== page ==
Washington Huskies kicker Ryan Perkins is battling back from a right-knee injury suffered in the 2006 spring game and is trying to reclaim his placekicking spot. Perkins faces competition from redshirt freshman Erik Folk and senior Jared Ballman, who is assured of being the team's punter.
The answers from Washington kicker Ryan Perkins to a couple of questions about his troublesome right knee include varying versions of “I’m trying not to think about it.”
If only it were that easy.
Simply walking to practice reminds Perkins of the obstacles he will face.
“It cracks and moves around and does all kinds of weird stuff that I don’t even feel in my left knee,” he said.
- Seattle’s vanishing black community
- Bellevue School District seeks to fire football coach Goncharoff over scandal
- Designed in Seattle, this $1 cup could save millions of babies
- Infections are the culprit in Alzheimer’s disease, Harvard study suggests
- 1,000 fraternity, sorority members trash Lake Shasta campsite
Most Read Stories
The funkiness is the result of a devastating injury Perkins suffered in the 2006 spring game, when he was run into inadvertently by teammate Caesar Rayford while punting.
He tore every ligament in the knee, and two surgeries were necessary to get it in a semblance of working order. But it will never be the same, and Perkins is now beginning to suffer from arthritis.
“It’s just a project that keeps me on my toes all the time,” he said. “Every day it’s a constant, something coming up with the knee.”
The North Thurston High grad persevered last year, however, to win UW’s placekicking job as a sophomore, making 15 of 20 field goals and 45 of 46 extra points.
Though he said in the spring that the knee might cause him to have to end his career early, he said this week that “I think I’ve got it under control right now.”
Still, the specter that it could flare up is among the things UW coaches will have to take into consideration as they decide on jobs for this season. New special-teams coach Brian White says the kicking job is up for grabs among Perkins, redshirt freshman Erik Folk and senior Jared Ballman, who is assured of being the team’s punter.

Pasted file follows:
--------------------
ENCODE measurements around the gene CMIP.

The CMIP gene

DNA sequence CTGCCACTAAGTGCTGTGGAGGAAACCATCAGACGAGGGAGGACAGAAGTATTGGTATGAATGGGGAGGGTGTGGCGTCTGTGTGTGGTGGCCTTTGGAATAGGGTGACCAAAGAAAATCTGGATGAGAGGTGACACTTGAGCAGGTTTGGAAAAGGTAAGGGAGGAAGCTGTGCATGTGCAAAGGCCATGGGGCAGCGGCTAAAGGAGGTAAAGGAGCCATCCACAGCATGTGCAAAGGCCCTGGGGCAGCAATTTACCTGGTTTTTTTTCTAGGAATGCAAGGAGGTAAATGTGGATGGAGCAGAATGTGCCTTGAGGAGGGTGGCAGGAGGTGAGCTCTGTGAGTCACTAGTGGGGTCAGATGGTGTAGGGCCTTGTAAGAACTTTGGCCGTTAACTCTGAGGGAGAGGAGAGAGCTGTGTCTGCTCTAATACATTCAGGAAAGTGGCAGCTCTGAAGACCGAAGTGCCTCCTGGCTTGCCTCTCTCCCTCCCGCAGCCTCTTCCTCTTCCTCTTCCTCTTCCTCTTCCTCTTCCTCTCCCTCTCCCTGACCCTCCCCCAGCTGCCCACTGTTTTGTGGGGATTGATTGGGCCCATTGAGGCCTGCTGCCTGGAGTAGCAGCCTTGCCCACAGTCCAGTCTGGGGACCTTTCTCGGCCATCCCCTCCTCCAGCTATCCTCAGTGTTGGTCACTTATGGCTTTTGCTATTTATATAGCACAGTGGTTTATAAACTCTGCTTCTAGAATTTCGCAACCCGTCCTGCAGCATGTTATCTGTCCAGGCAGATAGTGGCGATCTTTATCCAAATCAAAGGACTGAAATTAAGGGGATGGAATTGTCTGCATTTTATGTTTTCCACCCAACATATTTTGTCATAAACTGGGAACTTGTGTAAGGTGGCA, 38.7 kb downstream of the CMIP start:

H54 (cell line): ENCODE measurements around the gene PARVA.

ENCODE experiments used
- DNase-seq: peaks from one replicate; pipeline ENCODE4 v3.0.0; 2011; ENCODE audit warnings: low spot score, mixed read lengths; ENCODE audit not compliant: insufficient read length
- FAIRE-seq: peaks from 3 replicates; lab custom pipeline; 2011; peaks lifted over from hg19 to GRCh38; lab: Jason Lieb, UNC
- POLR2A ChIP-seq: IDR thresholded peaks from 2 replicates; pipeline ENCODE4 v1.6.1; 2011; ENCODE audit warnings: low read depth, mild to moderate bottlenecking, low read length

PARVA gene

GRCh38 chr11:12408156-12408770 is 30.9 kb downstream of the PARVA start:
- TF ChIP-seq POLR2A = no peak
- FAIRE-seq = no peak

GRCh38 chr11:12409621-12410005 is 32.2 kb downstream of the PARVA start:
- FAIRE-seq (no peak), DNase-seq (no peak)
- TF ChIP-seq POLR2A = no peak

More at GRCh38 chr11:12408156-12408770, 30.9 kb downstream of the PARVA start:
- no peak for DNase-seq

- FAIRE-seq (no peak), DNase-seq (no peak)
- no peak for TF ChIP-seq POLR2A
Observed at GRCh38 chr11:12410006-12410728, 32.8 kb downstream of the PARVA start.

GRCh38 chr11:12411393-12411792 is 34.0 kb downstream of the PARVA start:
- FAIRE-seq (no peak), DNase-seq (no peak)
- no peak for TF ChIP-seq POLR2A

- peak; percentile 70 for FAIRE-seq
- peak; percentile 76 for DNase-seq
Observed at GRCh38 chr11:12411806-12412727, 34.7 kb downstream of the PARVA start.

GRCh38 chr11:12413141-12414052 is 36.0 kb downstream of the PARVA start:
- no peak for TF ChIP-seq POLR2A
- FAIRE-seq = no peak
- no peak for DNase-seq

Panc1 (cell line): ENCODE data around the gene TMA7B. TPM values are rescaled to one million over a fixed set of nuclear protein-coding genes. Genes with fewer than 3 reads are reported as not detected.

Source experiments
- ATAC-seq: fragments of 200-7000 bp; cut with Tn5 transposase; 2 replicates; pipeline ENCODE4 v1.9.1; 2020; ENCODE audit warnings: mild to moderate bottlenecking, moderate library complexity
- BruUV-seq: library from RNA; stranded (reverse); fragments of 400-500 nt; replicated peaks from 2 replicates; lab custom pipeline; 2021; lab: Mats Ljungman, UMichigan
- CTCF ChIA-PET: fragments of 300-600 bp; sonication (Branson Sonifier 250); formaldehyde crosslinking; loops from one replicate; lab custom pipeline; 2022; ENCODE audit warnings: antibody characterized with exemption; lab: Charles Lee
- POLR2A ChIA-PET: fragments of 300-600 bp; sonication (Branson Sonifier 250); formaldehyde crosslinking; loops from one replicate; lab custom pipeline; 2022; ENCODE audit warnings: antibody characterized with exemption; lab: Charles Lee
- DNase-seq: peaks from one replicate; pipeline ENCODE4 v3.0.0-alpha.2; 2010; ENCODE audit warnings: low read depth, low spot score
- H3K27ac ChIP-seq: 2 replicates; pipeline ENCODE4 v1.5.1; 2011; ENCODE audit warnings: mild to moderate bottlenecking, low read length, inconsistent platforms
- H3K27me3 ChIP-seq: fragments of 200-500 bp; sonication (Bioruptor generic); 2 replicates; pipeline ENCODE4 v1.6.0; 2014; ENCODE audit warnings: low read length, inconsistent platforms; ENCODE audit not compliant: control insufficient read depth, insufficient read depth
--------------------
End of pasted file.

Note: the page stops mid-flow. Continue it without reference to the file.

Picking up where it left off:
“They will be very spirited competitions,” White said of the kickoff and field-goal positions.
Folk was considered by some as the favorite heading into last season, having been regarded as one of the top kickers on the West Coast in 2006 at Notre Dame High in Woodland Hills, Calif. But he showed up to camp last year with an aching back — officially, a stress fracture in a vertebra — and was never able to really compete.
But Folk says he’s 100 percent now, and observers say he may have the strongest leg of the three.
Ballman also says he wants the job, having held a goal of doing both major kicking jobs since his arrival in the spring of 2007. Coaches may prefer not to have one kicker handling everything — Ballman also kicked off last year — and Ballman admits his accuracy needs some work.
\Huskies coach Tyrone Willingham said earlier this week that the kicking competition was just now beginning to get serious and it could be another week or so before decisions are made.
Having battled so hard to get back on the field, however, Perkins has vowed not to let the job go without a stiff fight.
He said he stayed off the knee as much as he could during the summer to prepare for the rigors of camp and feels the leg has responded. He says he doesn’t notice any difference in his range.
“He’s been kicking the ball well,” said White. “We’ll see how long he can hold up, but he’s doing a nice job. We just have to be smart. He knows his body better than anyone. He keeps us with a pretty good understanding of what is going on.”
Said Perkins: “I’m excited to kick this season. I’m all about the competition.”
Kickers vie for holding job
One possible special-teams change for UW under White could be having the kickers do the holding. Quarterback Carl Bonnell mostly handled that job the last few years.
Backup quaterback Ronnie Fouch is also in contention for the job this year, but White says he likes the idea of kickers learning to hold for each other, something they are working on in practice.
One advantage, White said, is that they can get more practice in that way by not having to wait for a quarterback to complete his drills.
“I just believe you need to cultivate your kickers because they spend the most time with each other,” White said.
Perkins is not holding, but Ballman and Folk are.
“It’s gone pretty smoothly,” said Folk, who said he has never held in a game before. “I’d rather be kicking. But if that’s what’s best for the team is having me hold and someone else kick, then I’m all for it.”
Bob Condotta: 206-515-5699 or email@example.com